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New Shelves Publishing Services is pleased to announce that Tricia Martin has joined NSPS as our Customer Service Manager.
Tricia comes to us from her previous jobs as Project Coordinator and Office Manager in the technology industry.
Tricia’s attention to detail and organizational skills have impressed us greatly. She has already come up with several key ideas to save us time and allow us to be more helpful to our clients.
Nicole Riley will still be handling all of the sales functions for New Shelves (and now she will have a lot more time to do so!) and Amy is always available if you need anything, but we are very excited about Tricia’s new position.
If you need reports, want to order shipments, if you have questions about anything, or need corrections/changes in our databases, please email Tricia at firstname.lastname@example.org or feel free to call her at our main number: 518-261-1300.
“Where did these come from?” she asks. Her next question was how to hire a lawyer to stop the sale of her book from which she gets no recompense.
After phone-pouring her a stiff drink, I explained where they came from and why there is nothing she can do about it.
First off, several of the sites that list a book do not actually HAVE the book. Computer bots have scurried around the book websites and grabbed new book information as it is released. The bots then send the book info back to their host computers who post the book automatically. I love seeing one of my clients $16.95 books on sale for $203.50 at a used book site.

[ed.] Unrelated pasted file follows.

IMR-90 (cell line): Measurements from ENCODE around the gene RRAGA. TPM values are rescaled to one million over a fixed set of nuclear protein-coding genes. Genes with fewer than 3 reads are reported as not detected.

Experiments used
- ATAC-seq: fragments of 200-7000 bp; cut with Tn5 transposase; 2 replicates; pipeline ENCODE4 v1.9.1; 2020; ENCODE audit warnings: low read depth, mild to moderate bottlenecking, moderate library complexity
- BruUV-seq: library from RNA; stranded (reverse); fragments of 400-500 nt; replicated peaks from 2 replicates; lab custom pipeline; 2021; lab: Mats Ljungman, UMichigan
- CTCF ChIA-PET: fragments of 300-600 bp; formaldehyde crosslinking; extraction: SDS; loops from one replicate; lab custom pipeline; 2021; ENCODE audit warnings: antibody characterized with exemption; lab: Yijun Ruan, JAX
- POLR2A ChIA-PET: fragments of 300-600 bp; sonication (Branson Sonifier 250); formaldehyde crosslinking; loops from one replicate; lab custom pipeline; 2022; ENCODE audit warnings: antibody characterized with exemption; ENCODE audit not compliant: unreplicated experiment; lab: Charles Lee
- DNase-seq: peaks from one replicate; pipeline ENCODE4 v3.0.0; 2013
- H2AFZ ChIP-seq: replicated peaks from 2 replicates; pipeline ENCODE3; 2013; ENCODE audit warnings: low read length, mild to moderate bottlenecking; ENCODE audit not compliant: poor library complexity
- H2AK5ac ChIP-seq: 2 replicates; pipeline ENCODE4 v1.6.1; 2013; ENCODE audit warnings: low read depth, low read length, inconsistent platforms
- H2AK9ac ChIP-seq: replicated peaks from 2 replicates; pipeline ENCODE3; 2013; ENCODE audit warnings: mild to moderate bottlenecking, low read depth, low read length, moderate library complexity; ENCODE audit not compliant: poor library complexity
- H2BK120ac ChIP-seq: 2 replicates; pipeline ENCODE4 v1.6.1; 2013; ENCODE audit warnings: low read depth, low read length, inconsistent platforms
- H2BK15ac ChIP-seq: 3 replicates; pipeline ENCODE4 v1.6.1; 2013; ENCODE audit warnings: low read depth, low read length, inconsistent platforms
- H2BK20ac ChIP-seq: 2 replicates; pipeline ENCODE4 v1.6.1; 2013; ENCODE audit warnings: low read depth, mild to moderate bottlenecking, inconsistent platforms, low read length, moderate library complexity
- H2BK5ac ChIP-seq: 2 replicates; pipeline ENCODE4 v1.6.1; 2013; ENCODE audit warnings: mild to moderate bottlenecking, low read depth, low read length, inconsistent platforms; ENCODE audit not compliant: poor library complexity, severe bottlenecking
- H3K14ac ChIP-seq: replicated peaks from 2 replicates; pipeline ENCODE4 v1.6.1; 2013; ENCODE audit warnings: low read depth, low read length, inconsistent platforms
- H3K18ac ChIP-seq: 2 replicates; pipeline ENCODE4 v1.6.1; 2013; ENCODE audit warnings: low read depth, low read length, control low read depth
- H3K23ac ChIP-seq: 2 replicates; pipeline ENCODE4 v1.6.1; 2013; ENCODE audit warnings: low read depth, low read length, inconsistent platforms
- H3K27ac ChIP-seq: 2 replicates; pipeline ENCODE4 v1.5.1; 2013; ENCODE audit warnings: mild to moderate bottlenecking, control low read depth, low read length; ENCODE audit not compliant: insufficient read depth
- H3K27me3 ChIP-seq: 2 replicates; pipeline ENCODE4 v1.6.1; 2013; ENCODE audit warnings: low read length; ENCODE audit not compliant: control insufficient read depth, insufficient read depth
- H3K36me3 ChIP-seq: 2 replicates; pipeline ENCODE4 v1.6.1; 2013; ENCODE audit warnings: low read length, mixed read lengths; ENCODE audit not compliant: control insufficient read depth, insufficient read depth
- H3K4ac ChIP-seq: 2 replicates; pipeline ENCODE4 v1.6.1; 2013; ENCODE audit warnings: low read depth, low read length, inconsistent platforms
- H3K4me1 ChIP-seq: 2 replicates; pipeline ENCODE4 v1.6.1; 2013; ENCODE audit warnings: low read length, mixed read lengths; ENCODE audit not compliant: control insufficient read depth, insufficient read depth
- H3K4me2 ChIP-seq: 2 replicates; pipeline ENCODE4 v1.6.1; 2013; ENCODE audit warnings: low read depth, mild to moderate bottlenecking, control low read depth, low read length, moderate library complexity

But other than that, the books you see ARE real.
Smart authors print pre-release copies of their books, Advance Reading Copies or actual book copies, to send to reviewers and jounalists during the early months of a book’s marketing campaign. Dozens or even hundreds of copies of these books are sent out to reviewers and editors asking for some attention.
Bethany Brown of The Cadence Group says: “We here at the Cadence Group always sticker the books we send out with bright orange stickers stating that the books are for review only and not for resale. But even with those stickers, the books always show up for sale on Amazon, B&N, and other used book outlets. It is the reality of the review world.”
Once a book is reviewed, the reviewer is well within their rights to do whatever they wish with it. A LOT of reviewers have a local used bookstore that will take boxes of books each month. These used bookstores, having bought the books legally, put them up on their Amazon and other retail marketplace pages.
I will say here what I said to my now-no-longer-letigious client. Let it go. A few used copies bought cheaply will only help get your book out there. The more people who read it the better! If you sent out 100 books, then brace yourself that 86 will be sold as used or almost new. That is 86 more readers than you would have had.
According to this morning’s PW Daily, eBook sales saw a significant jump in May 2010.
In fact, PW reports that eBook sales rose 162.8% in May to $29.3 million at the 13 publishers who report results to AAP’s monthly sales report.
With so many areas of the publishing industry in decline, this is some great news for hump day.
Happy Wednesday everyone!